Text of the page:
Wow. Presume much, Mega Amp? Clearly you don’t work in entertainment. On the most entry level of fandom, apparently you have never been acquainted with the unfortunately named “fangirls” or been to ComicCon, Wonder Con, Gallifrey, etc. Plenty of women there who know their sci/fi, superheroes and fantasy chapter and verse, inside and out, upside and down. I lived and breathed Star Wars as a kid. My heroes were Luke Skywalker, Superman, The Flash, and Aquaman. Many of these women have grown up, and wait for it, are making films and work in the industry. As a copywriter, I can write men under the table when it comes to sci/fi themes, but you think I’m given those accounts? Nope, I’m put on girl based-products (which I have no interest in, and as a freelancer don’t get a lot of choice), as a default, and when I have been given the chance to write for that genre, mainly because a male isn’t available, I’m always met with surprise at the detail and deftness at which I’m able to accomplish it. And yeah, I’m pissed off about it. /rant.

    • Best comment ever. It’s time to end the stigma for the “good” genres and the “bad” ones. The market decides that.

    • Mike says:

      You said “prestige” in the same sentence as “super hero.” That made me laugh.

  15. Mimi says:

    I don’t see anything wrong with his opinion. People will find anything to get upset about.
    And why the heck should we give a cr@p what a d-list star Jamie King thinks?

  16. Joey says:

    So “Star Wars” Nr.7 to 9 were offered to female directors? “Jurassic World” was offered to a female director? Is there one superhero movie directed by a woman? It’s VERY hard for me to believe that
    all the many, many, many women turned this many, many, many opportunities down, because they thought it wasn’t good enough for them. Colin Trevorrow is basically sayn’: “It’s their own fault! There is no discrimination! There never was! Women are too snobbish! They feel above the crappy movies I like to do! Too bad for them!” Colin, this is such a nonsense and such a distortion of reality…but as a male WASP you have the privilege to create the reality that makes you look better.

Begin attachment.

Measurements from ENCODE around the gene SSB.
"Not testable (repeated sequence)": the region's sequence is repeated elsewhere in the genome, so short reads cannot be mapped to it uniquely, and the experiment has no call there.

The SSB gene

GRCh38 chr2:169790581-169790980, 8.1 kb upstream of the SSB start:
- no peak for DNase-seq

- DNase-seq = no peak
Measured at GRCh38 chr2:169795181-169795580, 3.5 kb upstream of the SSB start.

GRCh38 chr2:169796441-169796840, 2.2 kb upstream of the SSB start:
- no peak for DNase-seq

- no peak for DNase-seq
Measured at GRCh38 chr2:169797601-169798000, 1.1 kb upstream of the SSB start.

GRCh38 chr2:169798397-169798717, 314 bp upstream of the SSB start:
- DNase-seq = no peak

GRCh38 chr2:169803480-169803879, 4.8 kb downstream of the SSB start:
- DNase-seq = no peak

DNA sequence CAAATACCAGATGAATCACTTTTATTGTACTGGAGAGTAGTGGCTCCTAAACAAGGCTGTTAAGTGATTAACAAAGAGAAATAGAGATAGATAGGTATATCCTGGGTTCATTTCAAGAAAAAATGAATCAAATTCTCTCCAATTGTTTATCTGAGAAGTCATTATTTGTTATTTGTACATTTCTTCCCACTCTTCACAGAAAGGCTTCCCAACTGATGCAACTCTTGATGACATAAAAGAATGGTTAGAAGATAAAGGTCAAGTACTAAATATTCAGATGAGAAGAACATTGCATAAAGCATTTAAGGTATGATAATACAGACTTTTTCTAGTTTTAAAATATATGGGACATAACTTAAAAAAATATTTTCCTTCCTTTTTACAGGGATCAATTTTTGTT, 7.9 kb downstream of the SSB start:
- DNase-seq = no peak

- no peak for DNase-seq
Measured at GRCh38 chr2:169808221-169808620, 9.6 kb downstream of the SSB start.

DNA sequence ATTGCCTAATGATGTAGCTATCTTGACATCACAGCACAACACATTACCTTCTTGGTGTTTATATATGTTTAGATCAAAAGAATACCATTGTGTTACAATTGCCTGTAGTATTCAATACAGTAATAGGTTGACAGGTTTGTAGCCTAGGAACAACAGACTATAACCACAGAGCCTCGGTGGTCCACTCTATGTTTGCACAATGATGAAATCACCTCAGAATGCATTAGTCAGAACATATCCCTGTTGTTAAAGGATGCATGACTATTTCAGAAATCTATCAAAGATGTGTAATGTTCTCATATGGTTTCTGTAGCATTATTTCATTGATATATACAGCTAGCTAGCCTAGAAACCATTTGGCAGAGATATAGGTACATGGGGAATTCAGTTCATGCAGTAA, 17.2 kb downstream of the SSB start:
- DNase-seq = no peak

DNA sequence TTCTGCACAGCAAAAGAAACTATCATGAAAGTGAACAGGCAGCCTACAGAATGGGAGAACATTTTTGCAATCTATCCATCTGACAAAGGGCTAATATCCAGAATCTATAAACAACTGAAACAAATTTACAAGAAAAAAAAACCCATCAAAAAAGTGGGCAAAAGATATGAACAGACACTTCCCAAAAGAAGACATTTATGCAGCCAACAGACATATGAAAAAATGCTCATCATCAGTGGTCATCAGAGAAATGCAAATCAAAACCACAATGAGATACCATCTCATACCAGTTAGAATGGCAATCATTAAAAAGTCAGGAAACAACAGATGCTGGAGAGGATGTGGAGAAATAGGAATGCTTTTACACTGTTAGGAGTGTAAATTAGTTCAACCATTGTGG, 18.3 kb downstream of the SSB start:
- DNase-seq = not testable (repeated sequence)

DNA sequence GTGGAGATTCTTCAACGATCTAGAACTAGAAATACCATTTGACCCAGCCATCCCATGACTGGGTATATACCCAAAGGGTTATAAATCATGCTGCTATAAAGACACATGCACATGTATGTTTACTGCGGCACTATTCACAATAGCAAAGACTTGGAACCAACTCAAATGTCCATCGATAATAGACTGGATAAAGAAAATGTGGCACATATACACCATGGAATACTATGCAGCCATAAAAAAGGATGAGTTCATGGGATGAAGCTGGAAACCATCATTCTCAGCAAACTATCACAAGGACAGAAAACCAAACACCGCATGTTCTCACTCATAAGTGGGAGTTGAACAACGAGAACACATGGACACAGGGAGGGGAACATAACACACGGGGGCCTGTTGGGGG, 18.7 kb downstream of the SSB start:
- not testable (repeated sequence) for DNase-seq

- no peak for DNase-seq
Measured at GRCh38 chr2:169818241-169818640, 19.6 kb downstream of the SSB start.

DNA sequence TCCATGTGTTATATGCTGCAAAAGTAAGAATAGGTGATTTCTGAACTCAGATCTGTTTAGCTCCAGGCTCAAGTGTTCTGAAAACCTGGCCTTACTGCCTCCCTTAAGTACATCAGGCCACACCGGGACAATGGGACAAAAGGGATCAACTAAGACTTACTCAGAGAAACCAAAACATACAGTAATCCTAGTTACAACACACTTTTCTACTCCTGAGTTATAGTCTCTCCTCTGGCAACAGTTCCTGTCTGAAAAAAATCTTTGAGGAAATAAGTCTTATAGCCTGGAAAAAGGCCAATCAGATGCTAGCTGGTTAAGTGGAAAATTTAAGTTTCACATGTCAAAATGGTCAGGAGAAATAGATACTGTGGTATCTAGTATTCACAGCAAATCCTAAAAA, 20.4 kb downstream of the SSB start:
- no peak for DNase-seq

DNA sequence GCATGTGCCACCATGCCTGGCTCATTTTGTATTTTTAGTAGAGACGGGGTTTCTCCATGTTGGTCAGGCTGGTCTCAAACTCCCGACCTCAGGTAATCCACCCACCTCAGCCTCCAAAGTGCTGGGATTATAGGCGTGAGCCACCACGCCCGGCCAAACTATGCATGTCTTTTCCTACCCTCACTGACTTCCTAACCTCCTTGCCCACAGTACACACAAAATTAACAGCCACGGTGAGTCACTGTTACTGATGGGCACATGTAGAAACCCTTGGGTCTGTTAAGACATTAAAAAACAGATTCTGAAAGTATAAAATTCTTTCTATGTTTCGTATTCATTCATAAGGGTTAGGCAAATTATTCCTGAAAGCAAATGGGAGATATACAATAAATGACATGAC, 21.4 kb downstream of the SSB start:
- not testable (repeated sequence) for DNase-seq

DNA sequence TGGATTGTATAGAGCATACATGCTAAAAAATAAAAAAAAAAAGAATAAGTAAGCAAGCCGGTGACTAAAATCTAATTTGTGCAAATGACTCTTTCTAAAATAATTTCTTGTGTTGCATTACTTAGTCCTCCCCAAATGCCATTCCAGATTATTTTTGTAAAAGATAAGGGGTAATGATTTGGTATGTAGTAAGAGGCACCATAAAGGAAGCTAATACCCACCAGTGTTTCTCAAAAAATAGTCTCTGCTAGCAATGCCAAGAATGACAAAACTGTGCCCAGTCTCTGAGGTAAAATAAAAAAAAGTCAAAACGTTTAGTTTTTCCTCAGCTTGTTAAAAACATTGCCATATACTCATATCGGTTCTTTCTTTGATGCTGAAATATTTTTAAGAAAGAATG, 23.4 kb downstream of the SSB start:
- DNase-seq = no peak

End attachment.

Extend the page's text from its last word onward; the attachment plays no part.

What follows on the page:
• therealeverton says:

      Yes there have been superhero films directed by women; Thor 2 was originally to be directed by a woman. Sadly they parted ways, but she is now directing Wonder Woman and Marvel Studios were very keen on the director of Selma for The Black Panther, but couldn’t quite see eye to eye. It ain’t perfect, but it isn’t a wasteland either.

      • therealeverton says:

        What argument? You’re the one arguing. You asked if there was one superhero film directed by a woman. You got your answer , but that wasn’t good enough.. You then asked me to what they were, implying that I was lying and that you needed proof, so I told you. If you’d asked for dates I’d have given them to you.. It’s your argument and you lost it. You said

        “Is there one superhero movie directed by a woman?”

        The answer was yes, why the attitude? Just say “OK, thanks for letting me know.” I’m still …”

        OK?

      • therealeverton says:

        For Kim again…

        Yeah, as well s research before you mouth off about certain things, you really should read what the man is actually saying. Now not ALL make directors want to do studio “popcorn” films, anymore than ALL female directors DON’T want to do entertainment Sci-Fi, fantasy and superhero films.

        What he actually says is he has EXPERIENCE of women being offered these jobs and turning them down precisely for the reasons he states. Who are YOU to tell him he is wrong when he has seen AND been told by his TWO FEMALE BOSSES that they have encountered this. Now extrapolating that to all women is nonsense, but asked an honest question he had the decency to give the most honest answer he could The fact that there is a female currently working on a superhero film and another turned down a chance to do the same because :-